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Apple May Get More Tax Breaks for Mesa Plant

Pipes wait to be installed at First Solar factory being built in Mesa in April 2012. Following the bankruptcy of FirstSolar and GT Advanced Technologies, Apple will take over the 1.3MSF building to house its global data center. Photo credit: Deirdre Hamill/The Republic

By Mike Sunnucks for Phoenix Business Journal

Republican leadership in the Arizona House of Representatives has introduced a new bill making sure Apple’s planned $2B data center in Mesa qualifies for energy tax breaks.

The measure, House Bill 2670, also has specific language making sure information about the Apple ‘command center’ is kept secret.

The legislation is sponsored by House Speaker Dave Gowan, R-Sierra Vista, Majority Leader Steve Montenegro, R-Avondale, and other GOP lawmakers.

It is similar but not identical to legislation forwarded by Senate President Andy Biggs, R-Gilbert, in the upper legislative chamber.

Both measures incorporate “international business centers” with capital investments of $1.25B into existing tax breaks related to energy use at manufacturing plants and renewable energy used to power those facilities.

The Legislature created those tax breaks last year for Apple’s failed sapphire glass plant in Mesa with now bankrupt supplier GT Advanced Technologies.

Mesa Property Taxes

Apple Inc. paid $880K less in property taxes annually at its Mesa building than were paid by the building’s previous owner, First Solar Inc.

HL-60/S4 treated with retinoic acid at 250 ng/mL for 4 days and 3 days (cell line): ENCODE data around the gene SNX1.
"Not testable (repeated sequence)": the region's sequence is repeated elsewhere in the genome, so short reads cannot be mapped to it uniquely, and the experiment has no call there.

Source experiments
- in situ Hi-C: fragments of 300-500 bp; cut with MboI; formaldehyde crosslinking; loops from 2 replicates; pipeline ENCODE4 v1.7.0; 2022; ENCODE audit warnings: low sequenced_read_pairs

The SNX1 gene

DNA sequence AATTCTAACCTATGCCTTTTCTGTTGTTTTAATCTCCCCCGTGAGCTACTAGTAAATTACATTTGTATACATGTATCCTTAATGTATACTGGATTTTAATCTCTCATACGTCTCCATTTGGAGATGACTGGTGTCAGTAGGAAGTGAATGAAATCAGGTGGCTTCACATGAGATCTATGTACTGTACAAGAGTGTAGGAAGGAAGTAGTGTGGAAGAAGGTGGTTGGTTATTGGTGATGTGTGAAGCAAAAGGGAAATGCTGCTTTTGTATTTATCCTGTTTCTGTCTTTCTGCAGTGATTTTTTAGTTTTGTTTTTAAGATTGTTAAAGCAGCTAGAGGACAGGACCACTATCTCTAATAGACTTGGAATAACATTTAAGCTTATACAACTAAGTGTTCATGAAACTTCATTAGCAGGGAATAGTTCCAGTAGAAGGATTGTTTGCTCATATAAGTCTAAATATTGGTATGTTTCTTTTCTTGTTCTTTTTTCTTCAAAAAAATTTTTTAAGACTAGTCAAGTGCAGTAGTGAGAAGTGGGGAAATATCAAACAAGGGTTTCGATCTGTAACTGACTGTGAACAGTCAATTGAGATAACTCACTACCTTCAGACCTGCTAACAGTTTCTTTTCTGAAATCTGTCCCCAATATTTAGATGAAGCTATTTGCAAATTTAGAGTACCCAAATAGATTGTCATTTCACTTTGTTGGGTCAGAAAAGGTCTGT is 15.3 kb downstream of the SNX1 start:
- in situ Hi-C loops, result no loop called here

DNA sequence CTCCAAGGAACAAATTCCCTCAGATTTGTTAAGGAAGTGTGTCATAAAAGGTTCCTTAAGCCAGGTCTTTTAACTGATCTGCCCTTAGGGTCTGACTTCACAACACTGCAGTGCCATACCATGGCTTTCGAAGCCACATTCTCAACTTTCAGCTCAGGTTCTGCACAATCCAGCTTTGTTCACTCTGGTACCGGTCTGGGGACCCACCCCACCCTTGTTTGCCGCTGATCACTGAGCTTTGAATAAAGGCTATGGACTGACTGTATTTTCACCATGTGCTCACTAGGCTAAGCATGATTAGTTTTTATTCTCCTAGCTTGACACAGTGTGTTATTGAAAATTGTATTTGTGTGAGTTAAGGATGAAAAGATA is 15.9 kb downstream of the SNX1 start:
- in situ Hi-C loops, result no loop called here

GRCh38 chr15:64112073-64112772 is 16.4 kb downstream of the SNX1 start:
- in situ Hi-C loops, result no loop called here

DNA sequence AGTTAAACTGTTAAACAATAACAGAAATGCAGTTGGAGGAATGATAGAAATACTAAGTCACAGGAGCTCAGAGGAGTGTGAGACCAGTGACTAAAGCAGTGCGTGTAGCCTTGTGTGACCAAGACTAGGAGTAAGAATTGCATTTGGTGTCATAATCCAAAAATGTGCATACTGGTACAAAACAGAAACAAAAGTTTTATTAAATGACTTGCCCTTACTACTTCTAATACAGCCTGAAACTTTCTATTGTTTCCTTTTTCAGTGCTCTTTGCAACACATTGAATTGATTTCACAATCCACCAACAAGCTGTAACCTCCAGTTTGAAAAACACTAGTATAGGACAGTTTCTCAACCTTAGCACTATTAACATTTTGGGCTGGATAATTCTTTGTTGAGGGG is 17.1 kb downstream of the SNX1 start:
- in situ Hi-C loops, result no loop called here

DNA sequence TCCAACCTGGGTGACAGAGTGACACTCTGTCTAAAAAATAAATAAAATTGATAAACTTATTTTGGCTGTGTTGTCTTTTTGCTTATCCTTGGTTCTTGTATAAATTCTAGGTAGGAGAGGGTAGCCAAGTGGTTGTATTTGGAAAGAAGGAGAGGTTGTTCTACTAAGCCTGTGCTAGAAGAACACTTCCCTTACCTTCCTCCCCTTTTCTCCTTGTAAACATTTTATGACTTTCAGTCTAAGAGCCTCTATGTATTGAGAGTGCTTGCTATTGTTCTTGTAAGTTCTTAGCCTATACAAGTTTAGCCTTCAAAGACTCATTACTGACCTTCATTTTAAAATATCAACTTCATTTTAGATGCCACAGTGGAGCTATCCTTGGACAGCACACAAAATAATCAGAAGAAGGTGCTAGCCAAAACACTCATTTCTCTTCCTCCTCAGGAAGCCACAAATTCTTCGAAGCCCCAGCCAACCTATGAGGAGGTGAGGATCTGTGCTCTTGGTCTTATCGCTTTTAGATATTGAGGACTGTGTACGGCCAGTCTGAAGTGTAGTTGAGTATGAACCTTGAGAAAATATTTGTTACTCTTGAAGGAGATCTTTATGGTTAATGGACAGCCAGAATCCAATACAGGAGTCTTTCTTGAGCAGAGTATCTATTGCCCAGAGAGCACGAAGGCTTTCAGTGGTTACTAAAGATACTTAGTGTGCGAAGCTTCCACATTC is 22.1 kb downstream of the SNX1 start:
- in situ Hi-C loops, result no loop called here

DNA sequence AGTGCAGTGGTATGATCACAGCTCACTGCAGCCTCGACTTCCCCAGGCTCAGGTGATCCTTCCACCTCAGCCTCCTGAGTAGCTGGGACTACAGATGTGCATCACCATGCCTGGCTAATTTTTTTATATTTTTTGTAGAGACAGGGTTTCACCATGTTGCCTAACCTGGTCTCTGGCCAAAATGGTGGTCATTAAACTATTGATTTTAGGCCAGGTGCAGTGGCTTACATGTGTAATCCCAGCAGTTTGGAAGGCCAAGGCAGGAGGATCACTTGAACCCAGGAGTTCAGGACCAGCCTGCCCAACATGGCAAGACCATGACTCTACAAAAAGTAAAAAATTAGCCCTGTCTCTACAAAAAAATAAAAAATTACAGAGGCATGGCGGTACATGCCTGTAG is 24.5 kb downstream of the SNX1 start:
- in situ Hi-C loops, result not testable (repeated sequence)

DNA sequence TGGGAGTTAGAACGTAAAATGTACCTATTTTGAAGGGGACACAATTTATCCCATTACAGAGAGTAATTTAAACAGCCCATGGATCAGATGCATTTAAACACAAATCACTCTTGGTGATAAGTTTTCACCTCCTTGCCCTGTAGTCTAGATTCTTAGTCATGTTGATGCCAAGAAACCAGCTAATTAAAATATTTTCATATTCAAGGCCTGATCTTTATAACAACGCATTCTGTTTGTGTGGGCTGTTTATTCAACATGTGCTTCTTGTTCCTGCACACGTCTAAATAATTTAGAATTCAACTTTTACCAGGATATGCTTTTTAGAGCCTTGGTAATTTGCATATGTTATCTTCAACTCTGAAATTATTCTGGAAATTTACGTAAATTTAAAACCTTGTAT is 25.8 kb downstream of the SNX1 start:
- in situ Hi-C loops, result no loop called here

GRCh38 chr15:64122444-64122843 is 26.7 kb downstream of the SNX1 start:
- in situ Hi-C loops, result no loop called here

That is thanks to a property tax break bestowed on the 1.3MSF building after Apple bought it from the Tempe-based energy company in 2013.

The lower rate could save Apple as much as $1M annually in property tax payments going forward.

Apple paid $358K in property taxes last year for its Mesa building now slated to house a 150-worker data center, according to county records.

That compares to First Solar, which paid more than $1.2M in property taxes in 2013, according to county records and tax firm Wentworth Webb & Postal LLC.

Apple bought the building in 2013 for $114M.

That tax bill was lowered by the state designating the Apple property in the East Valley a Foreign Trade Zone. That gives Apple’s 1.3MSF building a 5 percent property tax rate instead of the 18 percent paid by most.

The City of Mesa pumped $10M worth of infrastructure improvements into the building for a First Solar plant that was never put into production.

Read more at Phoenix Business Journal: Arizona House leadership pushes Apple energy tax breaks for Mesa data center; and The cost of Apple: Tech titan gets big property tax break in Mesa